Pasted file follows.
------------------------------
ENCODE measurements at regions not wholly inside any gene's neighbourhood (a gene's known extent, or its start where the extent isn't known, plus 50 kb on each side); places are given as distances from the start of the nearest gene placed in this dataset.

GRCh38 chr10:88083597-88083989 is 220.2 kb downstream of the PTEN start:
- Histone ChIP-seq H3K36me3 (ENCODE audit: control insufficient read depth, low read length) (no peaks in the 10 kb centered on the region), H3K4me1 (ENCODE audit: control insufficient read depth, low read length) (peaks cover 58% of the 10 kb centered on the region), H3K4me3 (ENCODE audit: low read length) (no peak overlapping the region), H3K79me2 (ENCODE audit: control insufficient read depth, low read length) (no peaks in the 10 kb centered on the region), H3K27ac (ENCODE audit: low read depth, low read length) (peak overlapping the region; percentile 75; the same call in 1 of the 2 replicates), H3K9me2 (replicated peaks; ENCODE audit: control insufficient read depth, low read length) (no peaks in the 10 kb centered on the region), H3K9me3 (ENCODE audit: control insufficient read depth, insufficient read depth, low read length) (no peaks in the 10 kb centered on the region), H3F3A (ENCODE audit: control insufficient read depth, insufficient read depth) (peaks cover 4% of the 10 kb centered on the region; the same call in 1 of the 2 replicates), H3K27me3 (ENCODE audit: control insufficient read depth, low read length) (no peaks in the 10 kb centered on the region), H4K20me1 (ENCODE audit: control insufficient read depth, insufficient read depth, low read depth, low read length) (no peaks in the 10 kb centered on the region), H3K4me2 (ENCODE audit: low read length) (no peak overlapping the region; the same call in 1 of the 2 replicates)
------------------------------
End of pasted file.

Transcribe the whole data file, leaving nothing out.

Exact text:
ENCODE measurements at regions not wholly inside any gene's neighbourhood (a gene's known extent, or its start where the extent isn't known, plus 50 kb on each side); places are given as distances from the start of the nearest gene placed in this dataset.

GRCh38 chr10:88083597-88083989 is 220.2 kb downstream of the PTEN start:
- Histone ChIP-seq H3K36me3 (ENCODE audit: control insufficient read depth, low read length) (no peaks in the 10 kb centered on the region), H3K4me1 (ENCODE audit: control insufficient read depth, low read length) (peaks cover 58% of the 10 kb centered on the region), H3K4me3 (ENCODE audit: low read length) (no peak overlapping the region), H3K79me2 (ENCODE audit: control insufficient read depth, low read length) (no peaks in the 10 kb centered on the region), H3K27ac (ENCODE audit: low read depth, low read length) (peak overlapping the region; percentile 75; the same call in 1 of the 2 replicates), H3K9me2 (replicated peaks; ENCODE audit: control insufficient read depth, low read length) (no peaks in the 10 kb centered on the region), H3K9me3 (ENCODE audit: control insufficient read depth, insufficient read depth, low read length) (no peaks in the 10 kb centered on the region), H3F3A (ENCODE audit: control insufficient read depth, insufficient read depth) (peaks cover 4% of the 10 kb centered on the region; the same call in 1 of the 2 replicates), H3K27me3 (ENCODE audit: control insufficient read depth, low read length) (no peaks in the 10 kb centered on the region), H4K20me1 (ENCODE audit: control insufficient read depth, insufficient read depth, low read depth, low read length) (no peaks in the 10 kb centered on the region), H3K4me2 (ENCODE audit: low read length) (no peak overlapping the region; the same call in 1 of the 2 replicates)